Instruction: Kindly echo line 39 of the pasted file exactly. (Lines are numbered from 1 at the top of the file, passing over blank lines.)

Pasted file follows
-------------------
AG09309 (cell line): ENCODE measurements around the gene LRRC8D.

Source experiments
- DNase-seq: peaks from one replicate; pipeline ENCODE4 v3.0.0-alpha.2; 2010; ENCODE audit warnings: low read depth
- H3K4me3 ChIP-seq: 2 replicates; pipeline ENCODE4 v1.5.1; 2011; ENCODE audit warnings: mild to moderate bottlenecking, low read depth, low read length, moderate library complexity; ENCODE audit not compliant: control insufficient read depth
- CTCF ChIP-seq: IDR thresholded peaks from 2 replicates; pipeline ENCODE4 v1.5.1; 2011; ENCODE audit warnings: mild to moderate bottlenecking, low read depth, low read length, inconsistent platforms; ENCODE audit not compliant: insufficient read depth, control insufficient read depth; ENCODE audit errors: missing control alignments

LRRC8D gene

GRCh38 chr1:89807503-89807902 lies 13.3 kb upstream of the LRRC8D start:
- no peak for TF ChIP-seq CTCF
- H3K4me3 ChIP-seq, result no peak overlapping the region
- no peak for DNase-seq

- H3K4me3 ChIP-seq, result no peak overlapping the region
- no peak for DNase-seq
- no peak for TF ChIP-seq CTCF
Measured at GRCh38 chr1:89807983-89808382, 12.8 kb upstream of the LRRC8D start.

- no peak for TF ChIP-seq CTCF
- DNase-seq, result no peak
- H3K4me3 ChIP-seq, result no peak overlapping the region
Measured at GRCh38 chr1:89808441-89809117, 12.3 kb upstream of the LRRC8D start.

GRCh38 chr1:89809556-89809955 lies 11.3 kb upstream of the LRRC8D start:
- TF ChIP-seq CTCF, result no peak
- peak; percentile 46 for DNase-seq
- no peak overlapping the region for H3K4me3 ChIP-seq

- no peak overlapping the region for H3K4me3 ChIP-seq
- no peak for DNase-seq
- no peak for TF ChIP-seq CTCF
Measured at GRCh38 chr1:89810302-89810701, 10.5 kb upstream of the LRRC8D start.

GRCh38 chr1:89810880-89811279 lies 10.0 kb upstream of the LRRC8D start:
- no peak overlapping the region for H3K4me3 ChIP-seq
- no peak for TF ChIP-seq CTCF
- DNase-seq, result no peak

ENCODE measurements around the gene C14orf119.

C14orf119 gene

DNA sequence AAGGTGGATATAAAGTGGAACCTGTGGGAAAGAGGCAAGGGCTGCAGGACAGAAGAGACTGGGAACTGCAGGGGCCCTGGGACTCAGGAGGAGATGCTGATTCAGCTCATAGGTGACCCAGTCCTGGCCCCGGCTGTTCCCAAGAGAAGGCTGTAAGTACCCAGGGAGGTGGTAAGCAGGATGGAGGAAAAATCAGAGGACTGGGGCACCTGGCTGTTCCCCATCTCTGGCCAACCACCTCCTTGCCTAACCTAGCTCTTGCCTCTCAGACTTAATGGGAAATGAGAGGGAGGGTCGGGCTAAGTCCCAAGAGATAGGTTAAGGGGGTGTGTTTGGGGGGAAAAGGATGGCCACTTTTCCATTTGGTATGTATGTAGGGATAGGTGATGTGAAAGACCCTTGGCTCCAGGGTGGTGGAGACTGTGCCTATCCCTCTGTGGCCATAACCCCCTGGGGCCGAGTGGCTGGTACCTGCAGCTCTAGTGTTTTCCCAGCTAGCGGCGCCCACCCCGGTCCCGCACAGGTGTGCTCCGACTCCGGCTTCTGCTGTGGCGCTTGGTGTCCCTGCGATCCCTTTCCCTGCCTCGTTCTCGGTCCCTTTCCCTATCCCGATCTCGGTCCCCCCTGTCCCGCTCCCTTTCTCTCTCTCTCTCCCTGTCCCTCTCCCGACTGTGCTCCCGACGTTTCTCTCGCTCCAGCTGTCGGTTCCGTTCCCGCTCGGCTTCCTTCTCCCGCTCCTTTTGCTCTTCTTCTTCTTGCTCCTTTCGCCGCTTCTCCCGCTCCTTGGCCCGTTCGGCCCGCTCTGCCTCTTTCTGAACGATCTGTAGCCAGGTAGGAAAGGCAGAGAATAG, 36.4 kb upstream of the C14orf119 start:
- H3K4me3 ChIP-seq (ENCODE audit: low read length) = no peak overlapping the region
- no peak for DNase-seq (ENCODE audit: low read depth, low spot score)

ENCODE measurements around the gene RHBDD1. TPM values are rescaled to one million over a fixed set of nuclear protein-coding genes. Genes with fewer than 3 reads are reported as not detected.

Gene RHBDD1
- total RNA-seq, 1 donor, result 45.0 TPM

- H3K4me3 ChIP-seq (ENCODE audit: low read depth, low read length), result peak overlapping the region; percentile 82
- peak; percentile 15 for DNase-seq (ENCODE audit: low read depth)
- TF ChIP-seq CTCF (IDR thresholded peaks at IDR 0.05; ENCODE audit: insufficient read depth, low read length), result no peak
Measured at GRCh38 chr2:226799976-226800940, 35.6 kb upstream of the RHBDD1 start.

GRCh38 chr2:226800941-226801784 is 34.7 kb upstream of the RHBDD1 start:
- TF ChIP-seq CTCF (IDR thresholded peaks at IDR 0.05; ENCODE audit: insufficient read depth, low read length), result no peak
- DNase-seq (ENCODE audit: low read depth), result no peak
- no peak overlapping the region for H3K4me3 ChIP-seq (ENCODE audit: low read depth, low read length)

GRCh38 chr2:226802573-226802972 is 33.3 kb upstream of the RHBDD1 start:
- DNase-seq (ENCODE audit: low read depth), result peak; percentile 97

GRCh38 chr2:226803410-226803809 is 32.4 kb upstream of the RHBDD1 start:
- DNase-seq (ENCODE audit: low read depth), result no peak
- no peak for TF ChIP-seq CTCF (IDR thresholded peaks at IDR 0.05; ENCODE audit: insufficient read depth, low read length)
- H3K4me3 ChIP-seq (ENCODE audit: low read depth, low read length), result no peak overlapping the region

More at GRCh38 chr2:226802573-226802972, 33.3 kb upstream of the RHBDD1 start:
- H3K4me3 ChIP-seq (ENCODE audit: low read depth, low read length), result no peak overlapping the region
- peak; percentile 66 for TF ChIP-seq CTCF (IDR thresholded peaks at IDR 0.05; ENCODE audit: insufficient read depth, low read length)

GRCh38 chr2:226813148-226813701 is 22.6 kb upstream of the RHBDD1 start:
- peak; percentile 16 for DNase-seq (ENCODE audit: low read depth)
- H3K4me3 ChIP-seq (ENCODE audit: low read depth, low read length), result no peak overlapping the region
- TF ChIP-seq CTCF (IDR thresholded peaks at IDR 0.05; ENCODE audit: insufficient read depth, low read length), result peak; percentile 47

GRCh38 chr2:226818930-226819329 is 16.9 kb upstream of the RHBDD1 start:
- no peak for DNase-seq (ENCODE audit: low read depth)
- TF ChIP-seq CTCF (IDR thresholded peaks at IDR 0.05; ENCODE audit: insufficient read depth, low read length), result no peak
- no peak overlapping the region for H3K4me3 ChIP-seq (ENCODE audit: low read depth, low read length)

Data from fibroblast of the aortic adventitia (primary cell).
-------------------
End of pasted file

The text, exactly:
- H3K4me3 ChIP-seq (ENCODE audit: low read depth, low read length), result peak overlapping the region; percentile 82